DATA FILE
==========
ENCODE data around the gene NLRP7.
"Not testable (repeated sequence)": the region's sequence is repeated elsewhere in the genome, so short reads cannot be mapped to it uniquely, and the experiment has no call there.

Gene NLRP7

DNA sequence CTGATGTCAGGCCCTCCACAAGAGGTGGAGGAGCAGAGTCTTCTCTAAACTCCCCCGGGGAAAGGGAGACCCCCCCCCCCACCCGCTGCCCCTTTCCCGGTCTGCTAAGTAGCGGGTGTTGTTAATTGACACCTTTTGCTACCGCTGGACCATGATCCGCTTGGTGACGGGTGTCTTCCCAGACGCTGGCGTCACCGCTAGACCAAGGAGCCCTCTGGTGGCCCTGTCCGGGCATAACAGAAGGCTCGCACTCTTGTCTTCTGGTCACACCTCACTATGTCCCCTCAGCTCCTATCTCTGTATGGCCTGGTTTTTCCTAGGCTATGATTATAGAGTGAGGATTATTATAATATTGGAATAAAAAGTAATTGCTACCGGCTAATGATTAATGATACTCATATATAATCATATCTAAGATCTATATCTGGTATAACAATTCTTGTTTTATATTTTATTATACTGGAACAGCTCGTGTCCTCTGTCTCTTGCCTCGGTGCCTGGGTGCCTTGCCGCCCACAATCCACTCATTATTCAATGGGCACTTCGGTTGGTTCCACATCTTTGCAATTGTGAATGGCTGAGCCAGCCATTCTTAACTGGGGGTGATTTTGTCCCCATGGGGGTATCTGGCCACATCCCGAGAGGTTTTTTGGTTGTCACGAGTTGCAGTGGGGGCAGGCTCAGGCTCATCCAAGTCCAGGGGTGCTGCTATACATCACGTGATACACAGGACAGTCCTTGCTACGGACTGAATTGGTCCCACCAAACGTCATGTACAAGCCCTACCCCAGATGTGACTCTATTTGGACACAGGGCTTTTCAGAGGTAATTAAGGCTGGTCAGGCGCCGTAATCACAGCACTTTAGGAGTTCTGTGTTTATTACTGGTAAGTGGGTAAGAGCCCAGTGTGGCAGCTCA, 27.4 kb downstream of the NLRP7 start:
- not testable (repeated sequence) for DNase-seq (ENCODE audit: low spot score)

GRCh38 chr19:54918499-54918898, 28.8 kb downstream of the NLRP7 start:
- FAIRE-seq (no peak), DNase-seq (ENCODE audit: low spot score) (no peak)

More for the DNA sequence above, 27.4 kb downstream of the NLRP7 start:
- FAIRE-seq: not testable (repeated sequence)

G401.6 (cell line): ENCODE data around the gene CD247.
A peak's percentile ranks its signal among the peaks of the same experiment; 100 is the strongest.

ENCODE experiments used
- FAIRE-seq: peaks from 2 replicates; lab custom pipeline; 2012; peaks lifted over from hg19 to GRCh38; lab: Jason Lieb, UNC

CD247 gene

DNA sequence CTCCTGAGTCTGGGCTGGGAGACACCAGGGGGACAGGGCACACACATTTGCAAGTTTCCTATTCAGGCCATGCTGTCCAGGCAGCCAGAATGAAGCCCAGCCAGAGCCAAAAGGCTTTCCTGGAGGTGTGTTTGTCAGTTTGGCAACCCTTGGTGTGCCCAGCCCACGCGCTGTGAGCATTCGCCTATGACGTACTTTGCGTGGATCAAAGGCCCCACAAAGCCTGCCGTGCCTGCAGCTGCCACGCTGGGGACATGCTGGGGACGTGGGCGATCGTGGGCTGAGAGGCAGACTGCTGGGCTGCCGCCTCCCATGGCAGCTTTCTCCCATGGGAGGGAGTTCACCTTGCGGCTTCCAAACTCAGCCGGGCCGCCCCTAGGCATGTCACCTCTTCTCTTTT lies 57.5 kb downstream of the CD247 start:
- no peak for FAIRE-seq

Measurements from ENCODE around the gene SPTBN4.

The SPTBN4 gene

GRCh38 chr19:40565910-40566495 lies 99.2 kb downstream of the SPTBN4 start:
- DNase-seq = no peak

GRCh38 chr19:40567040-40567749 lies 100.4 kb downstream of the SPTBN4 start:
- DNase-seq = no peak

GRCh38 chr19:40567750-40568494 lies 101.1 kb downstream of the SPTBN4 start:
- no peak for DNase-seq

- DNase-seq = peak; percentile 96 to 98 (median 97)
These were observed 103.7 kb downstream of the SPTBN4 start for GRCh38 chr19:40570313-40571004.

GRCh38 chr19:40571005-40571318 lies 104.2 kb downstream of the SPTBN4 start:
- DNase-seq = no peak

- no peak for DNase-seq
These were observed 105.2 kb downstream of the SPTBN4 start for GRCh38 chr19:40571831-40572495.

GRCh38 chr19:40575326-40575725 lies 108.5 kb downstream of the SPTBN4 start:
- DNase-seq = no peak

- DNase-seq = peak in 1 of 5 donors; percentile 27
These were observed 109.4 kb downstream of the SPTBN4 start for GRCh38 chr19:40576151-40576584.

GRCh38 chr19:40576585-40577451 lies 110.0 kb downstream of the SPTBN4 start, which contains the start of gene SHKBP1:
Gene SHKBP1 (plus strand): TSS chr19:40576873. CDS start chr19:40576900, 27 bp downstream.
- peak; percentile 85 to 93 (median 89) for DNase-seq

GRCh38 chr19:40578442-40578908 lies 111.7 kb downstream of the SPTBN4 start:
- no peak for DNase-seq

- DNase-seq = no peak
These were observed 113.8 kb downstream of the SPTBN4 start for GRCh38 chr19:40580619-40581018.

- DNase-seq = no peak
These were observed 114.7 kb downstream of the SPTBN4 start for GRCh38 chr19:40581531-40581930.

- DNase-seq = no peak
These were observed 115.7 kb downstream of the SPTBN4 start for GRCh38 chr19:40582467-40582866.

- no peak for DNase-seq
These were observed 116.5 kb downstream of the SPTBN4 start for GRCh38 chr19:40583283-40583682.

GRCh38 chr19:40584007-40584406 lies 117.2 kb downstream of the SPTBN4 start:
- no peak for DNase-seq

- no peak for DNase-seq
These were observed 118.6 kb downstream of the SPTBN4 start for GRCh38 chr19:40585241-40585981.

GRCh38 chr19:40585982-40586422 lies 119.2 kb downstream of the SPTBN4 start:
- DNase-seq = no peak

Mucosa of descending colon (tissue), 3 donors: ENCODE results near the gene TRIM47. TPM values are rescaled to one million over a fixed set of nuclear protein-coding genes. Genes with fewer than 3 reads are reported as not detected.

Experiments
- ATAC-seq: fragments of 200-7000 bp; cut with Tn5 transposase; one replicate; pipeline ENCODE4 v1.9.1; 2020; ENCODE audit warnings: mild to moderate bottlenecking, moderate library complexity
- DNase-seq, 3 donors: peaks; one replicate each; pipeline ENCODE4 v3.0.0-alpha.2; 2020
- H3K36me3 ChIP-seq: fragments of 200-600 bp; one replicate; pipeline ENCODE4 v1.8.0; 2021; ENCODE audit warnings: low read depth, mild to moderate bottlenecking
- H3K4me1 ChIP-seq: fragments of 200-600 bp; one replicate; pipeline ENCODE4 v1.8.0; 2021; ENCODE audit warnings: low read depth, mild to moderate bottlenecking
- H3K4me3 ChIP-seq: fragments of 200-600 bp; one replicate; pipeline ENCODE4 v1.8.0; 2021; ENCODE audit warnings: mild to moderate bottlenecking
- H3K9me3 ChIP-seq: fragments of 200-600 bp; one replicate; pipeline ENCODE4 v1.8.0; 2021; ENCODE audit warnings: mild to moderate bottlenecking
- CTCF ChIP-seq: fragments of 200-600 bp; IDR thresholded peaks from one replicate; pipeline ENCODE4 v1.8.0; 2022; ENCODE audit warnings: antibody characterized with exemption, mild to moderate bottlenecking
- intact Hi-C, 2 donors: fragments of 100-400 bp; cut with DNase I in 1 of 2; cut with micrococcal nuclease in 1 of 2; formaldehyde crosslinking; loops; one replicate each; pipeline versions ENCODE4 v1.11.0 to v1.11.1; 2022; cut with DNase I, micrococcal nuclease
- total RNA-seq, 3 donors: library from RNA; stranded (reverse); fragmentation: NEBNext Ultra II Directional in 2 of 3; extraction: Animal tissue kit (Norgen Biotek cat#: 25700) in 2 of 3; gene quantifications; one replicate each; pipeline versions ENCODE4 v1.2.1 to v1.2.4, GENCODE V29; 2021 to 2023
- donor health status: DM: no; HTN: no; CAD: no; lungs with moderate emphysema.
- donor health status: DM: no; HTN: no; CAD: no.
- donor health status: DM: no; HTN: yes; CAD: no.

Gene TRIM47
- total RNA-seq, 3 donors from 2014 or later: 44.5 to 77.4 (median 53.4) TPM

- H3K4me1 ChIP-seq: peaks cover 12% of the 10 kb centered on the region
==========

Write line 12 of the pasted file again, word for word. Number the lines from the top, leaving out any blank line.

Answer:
ENCODE experiments used